Ewen could give as good as she got. She confided to Bethune biographer Roderick Stewart that "I learned early to talk back to men -- especially self-styled revolutionaries.";[27] And just as he sent her into convulsions with mention of her father, she -- inadvertently or by astute insight into his life-long torment -- bitingly observed that Bethune was "nothing but a bloody missionary."; No words could more stingingly have invoked for him the horrors of his missionary mother, whom he called "the dragon"; and "a hellion.";[28] Predictably, he poured scorn onto Ewen for that taunt.

While the two travellers sparred over the other's perceived and real weaknesses, like any couple on a road-trip from hell, they ultimately came to admit to a grudging admiration. Bethune, who was imbued with that era's "doctor knows best"; prejudices, paid her the highest compliment that he likely could envision coming from a surgeon. After two days of continuous surgery at Yan'an, Bethune took her aside and said "Nurse, I take back everything nasty I have said to you about your work, you are an excellent scrub nurse.";[29]

His lengthy despatches to Canada also consistently praised Ewen. Curiously, Bethune's apology is recorded in her manuscript but didn't make it into the published version of it, China Nurse. What did survive was his warning to her never to refer to him by his first name and not to offer a diagnosis of any patient's ailment.[30]

Bethune lived with Ewen longer than he had with any other woman except Frances. Although theirs was never an intimate relationship, hardship and danger welded them closer together than might have been seen even between husband and wife. And in her manuscript and her subsequent correspondence with Roderick Stewart she was utterly candid.

Thus, her observations on two significant aspects of his character hold considerable weight. These were his drinking and his reputation as a womanizer. In a letter to Stewart in 1971, Ewen referred specifically to the scandalous stories attached to him. While proclaiming him to be "a lady's man"; at whom women threw themselves (where she observed this is not stated), she took pains to add that, "he was never debauched either with women or alcohol as far as I knew him in and on the way to China.";[31]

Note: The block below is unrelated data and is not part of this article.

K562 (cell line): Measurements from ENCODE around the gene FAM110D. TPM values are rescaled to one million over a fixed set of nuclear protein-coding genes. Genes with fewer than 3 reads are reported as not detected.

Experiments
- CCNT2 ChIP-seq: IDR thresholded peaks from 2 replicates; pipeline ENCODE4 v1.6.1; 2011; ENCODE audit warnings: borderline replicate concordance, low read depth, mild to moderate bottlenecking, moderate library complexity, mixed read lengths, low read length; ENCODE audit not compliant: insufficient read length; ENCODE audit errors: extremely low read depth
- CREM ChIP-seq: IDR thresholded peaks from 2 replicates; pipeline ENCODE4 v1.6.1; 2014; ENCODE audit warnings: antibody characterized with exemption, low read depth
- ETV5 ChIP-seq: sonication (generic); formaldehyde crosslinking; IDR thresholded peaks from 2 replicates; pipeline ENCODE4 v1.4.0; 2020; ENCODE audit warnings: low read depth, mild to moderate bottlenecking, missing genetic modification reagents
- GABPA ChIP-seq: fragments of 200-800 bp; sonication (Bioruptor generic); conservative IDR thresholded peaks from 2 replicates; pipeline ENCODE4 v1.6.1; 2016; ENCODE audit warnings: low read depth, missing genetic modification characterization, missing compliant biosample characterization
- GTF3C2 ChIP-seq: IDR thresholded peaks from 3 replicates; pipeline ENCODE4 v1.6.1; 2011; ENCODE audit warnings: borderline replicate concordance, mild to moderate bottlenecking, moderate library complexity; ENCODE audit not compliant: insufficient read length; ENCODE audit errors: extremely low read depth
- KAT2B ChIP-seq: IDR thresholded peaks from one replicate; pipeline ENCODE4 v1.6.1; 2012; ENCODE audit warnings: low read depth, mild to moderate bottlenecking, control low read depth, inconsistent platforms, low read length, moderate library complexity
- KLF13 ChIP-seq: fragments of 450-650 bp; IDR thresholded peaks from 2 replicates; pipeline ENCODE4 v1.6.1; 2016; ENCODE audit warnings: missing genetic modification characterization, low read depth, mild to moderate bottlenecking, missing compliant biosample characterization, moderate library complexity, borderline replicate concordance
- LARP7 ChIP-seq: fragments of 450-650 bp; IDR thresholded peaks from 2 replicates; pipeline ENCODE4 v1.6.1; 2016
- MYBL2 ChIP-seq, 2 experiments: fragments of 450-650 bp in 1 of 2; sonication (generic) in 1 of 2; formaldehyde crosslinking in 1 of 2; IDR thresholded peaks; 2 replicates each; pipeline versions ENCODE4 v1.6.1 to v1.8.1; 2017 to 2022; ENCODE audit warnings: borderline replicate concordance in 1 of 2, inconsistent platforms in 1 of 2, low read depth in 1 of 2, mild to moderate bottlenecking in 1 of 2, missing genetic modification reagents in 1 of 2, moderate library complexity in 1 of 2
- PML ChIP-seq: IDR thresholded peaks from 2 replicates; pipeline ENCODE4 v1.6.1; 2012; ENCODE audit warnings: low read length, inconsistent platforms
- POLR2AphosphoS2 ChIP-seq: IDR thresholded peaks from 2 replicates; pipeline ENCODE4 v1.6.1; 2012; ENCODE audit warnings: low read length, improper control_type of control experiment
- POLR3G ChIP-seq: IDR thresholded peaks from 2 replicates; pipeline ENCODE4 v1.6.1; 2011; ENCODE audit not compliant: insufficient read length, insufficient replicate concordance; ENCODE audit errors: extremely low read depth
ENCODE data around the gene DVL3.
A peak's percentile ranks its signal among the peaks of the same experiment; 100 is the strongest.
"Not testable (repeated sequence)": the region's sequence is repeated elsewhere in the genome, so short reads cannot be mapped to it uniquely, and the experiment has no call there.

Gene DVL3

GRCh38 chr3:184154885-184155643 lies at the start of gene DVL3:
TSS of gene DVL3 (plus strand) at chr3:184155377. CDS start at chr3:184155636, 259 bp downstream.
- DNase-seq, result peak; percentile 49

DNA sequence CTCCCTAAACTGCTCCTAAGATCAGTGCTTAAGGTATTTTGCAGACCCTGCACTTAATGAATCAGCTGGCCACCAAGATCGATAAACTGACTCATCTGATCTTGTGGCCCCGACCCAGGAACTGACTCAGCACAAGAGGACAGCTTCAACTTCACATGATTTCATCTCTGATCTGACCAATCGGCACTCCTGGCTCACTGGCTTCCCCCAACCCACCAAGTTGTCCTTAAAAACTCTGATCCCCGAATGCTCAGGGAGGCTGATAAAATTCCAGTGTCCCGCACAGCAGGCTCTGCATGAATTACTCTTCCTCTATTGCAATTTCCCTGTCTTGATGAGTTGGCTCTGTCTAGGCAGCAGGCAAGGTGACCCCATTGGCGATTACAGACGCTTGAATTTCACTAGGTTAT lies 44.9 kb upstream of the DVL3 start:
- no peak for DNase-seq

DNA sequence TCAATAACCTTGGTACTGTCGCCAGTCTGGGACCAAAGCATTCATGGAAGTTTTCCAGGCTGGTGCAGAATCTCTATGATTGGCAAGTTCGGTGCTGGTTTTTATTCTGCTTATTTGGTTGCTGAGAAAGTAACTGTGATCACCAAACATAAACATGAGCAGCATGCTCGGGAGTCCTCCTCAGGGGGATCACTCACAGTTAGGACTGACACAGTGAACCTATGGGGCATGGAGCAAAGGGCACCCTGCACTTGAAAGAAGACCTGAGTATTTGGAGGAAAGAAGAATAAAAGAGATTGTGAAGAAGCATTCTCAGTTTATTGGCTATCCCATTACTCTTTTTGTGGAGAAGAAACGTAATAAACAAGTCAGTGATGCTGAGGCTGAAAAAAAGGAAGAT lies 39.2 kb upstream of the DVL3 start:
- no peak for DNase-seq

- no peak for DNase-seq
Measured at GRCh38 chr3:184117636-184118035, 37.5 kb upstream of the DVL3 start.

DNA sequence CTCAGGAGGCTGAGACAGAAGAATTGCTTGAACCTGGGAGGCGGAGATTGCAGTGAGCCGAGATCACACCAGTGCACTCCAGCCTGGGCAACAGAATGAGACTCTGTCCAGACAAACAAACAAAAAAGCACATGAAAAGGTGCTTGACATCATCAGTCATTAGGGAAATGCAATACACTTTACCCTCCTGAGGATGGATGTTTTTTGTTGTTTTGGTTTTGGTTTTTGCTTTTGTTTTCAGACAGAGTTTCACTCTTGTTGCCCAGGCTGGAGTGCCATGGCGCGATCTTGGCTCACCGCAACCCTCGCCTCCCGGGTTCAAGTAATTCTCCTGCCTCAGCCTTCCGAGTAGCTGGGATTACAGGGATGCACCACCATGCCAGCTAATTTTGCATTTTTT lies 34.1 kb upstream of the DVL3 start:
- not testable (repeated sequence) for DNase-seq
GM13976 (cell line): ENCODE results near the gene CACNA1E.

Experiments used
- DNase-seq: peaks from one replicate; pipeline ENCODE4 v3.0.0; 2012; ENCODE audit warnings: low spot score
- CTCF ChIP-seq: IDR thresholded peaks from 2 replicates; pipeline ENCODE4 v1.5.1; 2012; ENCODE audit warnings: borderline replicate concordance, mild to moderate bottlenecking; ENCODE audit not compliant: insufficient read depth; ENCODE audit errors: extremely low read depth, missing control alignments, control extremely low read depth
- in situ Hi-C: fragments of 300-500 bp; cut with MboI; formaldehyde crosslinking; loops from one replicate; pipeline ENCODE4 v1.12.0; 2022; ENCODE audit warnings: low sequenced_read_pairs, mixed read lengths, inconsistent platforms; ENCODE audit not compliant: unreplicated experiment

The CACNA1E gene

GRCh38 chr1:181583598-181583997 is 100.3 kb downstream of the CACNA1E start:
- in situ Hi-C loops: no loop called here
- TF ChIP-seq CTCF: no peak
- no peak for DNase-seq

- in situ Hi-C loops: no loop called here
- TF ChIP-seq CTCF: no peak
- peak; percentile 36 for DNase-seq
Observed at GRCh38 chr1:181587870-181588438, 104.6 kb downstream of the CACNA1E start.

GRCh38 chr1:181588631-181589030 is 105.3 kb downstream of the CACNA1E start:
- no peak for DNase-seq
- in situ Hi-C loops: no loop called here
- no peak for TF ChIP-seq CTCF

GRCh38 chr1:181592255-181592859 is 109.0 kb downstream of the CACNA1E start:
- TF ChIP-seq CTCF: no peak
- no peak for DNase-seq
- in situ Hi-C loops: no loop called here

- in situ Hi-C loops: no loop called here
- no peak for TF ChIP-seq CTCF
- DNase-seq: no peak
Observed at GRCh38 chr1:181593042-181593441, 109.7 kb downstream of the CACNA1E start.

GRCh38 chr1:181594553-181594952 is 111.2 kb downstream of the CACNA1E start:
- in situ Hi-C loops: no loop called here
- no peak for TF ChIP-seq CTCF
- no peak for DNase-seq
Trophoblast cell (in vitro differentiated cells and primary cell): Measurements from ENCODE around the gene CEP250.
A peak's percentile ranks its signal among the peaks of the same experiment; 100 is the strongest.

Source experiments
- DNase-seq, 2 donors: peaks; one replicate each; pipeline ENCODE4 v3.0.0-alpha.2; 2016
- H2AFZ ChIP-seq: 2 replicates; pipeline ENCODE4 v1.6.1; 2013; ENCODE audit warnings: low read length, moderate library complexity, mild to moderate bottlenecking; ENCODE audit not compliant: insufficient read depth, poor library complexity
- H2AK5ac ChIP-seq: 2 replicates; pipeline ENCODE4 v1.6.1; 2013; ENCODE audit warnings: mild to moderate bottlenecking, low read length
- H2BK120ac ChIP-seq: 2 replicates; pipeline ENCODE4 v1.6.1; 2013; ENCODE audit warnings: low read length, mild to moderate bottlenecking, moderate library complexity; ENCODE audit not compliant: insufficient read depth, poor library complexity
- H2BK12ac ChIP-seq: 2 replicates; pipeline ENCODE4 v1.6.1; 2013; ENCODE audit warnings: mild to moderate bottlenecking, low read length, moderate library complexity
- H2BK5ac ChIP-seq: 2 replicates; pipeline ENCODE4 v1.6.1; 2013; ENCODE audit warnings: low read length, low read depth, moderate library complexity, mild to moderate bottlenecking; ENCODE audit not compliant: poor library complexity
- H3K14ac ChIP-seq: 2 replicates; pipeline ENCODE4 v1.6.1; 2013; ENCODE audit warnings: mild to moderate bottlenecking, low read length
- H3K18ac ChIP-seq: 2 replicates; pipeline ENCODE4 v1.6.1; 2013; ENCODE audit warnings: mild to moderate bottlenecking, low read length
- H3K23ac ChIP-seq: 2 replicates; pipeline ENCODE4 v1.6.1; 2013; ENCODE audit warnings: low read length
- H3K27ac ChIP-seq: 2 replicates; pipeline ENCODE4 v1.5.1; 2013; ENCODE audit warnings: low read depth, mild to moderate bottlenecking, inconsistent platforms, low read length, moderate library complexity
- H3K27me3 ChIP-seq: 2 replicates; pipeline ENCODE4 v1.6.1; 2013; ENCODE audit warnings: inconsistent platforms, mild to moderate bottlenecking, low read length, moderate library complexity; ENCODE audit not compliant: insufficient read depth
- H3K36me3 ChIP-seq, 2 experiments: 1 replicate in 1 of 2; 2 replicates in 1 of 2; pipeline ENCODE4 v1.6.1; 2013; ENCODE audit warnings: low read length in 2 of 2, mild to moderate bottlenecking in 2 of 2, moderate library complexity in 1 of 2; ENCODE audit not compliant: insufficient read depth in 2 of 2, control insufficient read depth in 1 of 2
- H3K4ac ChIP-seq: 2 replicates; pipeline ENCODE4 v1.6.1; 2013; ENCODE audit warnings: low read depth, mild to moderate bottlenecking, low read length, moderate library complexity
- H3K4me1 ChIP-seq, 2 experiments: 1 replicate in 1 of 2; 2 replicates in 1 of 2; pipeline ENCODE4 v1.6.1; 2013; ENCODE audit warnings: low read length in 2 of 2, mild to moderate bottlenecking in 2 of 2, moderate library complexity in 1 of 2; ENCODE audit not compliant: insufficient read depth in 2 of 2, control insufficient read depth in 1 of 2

by Larry Hannant for Ormsby Review


According to Wikipedia:

Jean Ewen (December 24, 1911 - 1987) was born in Scotland and immigrated with her family to Saskatchewan as a child. She studied nursing in Winnipeg and went to China in 1932 where she worked with Franciscan Fathers and learned Mandarin. After a return to Canada in 1937, she accompanied Norman Bethune to China as his interpreter and assistant, helping him undertake front-line surgeries in horrific conditions. She also trained nurses and taught sanitation, earning a Silver Shield award from the Chinese government. She visited Hong Kong during her return to Canada and soon married John Kozar, a friend of her two brothers when they had all served in the Spanish Civil War. The had two children, Laura and Tom (though Laura was conceived while Ewen was still in China, and was born just after Kozar and Ewen were married. Kozar was killed when his ship was sunk in 1942. Ewen married Mike Kovitch in 1946, with whom she had a third child, Michael. China Nurse, Ewen's memoir, was published in 1981. In later editions, it was called Canadian Nurse in China. Ewen died in 1987, and her ashes were returned to China in 1988.[4]

[BCBW 2018]